Mr. Roger Gale (North Thanet) (Con): The hon. Lady has said twice that we ought to be maximising the use of our airports. Every Member of Parliament with an airport interest reflects and shares the views that have been expressed in environmental terms about noise, particularly night flying. However, does not she think it a shame that when the Secretary of State introduced the consultation document in the House, he effectively dismissed the regional airports, some of which, like Manston in Kent, are trying to develop and could make a major contribution to alleviating the pressure on the other major airports? The Secretary of State paid no attention to that at all; he dismissed it out of hand.

Laura Moffatt : I thank the hon. Gentleman for his intervention, but I do not believe that the Secretary of State dismissed it. I know of hon. Members who have been campaigning for expansion of airports such as Finningley, and it looks as though their aims and objectives will be achieved.

I understand the difficulty in and around the south-east. We have two world-class airports and, frankly, a printout of the pattern of flights over the south-east looks like knitting to me. It is perfectly obvious that we are constrained, and that there are difficulties to overcome. That does not mean to say, however, that they are insurmountable. They may preclude us from
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using some of the smaller airports. We have the same debate in and around Gatwick, and I know that hon. Members who represent those areas will know that Redhill aerodrome was making a real play to be one of those regional airports. In fact, that would cause enormous difficulty for the two major players.

Mr. Peter Ainsworth : Can the hon. Lady confirm that that proposal is widely regarded as utterly farcical?

Laura Moffatt : I certainly confirm that it was utterly farcical. None the less, the application was made, considered and rejected with good reason.

As to how we tackle the environmental issues, it is no good having weasel words about worrying about the environment, and saying, "Of course, all my constituents must be allowed to fly" at the same time. We have to be much more robust in our arguments about facing the benefits of airports.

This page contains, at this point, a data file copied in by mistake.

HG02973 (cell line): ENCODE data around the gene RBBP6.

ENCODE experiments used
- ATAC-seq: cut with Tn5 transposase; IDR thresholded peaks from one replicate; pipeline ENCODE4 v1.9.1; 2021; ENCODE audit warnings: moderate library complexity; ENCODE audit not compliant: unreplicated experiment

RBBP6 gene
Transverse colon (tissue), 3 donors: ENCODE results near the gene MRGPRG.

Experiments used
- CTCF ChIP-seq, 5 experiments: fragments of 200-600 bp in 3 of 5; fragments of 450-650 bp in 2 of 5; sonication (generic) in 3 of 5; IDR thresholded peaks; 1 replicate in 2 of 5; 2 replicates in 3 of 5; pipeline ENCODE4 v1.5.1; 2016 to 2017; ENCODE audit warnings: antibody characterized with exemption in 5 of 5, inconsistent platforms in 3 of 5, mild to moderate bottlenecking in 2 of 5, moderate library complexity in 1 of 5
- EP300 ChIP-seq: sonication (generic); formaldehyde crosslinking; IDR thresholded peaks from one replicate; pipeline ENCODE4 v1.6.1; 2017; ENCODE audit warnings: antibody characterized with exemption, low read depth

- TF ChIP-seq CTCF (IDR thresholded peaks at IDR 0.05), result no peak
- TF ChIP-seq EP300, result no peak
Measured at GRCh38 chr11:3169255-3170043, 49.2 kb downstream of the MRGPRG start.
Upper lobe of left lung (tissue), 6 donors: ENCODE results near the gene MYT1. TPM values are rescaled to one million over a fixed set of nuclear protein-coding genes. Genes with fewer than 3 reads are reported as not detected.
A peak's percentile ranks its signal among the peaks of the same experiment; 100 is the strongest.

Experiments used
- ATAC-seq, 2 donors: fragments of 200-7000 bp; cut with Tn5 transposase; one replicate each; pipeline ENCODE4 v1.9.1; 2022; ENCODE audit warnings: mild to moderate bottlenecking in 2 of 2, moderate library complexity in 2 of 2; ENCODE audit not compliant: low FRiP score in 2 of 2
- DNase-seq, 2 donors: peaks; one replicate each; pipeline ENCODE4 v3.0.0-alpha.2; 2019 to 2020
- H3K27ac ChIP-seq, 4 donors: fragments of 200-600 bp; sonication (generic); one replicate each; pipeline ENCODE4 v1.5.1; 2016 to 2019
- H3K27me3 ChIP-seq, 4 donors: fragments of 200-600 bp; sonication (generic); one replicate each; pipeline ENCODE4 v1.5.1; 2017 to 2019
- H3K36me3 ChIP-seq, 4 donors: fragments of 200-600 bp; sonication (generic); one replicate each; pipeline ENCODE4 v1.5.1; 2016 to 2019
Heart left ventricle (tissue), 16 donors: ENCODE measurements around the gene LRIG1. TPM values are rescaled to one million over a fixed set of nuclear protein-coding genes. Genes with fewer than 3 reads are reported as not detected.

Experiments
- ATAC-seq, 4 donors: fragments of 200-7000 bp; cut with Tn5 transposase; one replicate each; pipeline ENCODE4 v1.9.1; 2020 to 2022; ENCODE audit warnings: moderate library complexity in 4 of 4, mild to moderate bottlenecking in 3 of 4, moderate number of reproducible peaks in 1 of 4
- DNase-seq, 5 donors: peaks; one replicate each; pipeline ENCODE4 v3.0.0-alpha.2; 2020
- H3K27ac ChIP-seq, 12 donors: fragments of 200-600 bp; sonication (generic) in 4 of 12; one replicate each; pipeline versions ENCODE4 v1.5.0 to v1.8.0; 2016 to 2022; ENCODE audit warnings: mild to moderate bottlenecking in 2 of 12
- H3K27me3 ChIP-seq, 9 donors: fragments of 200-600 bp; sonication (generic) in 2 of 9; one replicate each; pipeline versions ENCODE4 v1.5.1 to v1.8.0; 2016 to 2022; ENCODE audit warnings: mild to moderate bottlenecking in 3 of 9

I take issue with the remarks of the hon. Member for Uxbridge about employment and being what is called a one-horse town. Recently, Sussex Enterprise undertook a survey of the many businesses in and around Gatwick and the south-east. We are extremely fortunate in the range of businesses that we have, particularly in Crawley.

Mr. Randall : Will the hon. Lady give way?

Laura Moffatt : Would the hon. Gentleman mind if I finished the point?

Frank Cook (in the Chair): Order. I am somewhat concerned that some of the contributions and remarks are being addressed away from the Chair. For the occupant of the Chair to be able to see that affairs are conducted within rule and in order, the Chair has to be able to hear what is being said. Therefore, it does not help to have remarks addressed away from the Chair, or sotto voce. So please: to the Chair, through the Chair, at all times.

Laura Moffatt : Thank you, Mr. Cook. I thank the hon. Member for Uxbridge for his intervention, and would like to finish the point that I was attempting to make.

In that survey, it was very clear that companies locate in and around Gatwick because their business is related to Europe or the United States and they need access to air transport. It is obvious that what is needed is an integrated transport system that allows business to thrive. Airports therefore have a positive impact on the business community within a region, not a negative one as was felt before.

I now address some of the other difficult matters that we have to face. Environmental matters, both locally and nationally, are vital to the future of the south-east economy. We know that we are under pressure in the south-east for reasons that we understand: global warming, emissions, pollution, asthma and the ill-health of young children.

Adam Afriyie : Does the hon. Lady accept that, with the projected expansion in air travel—not only in the south-east, but throughout the country—it will be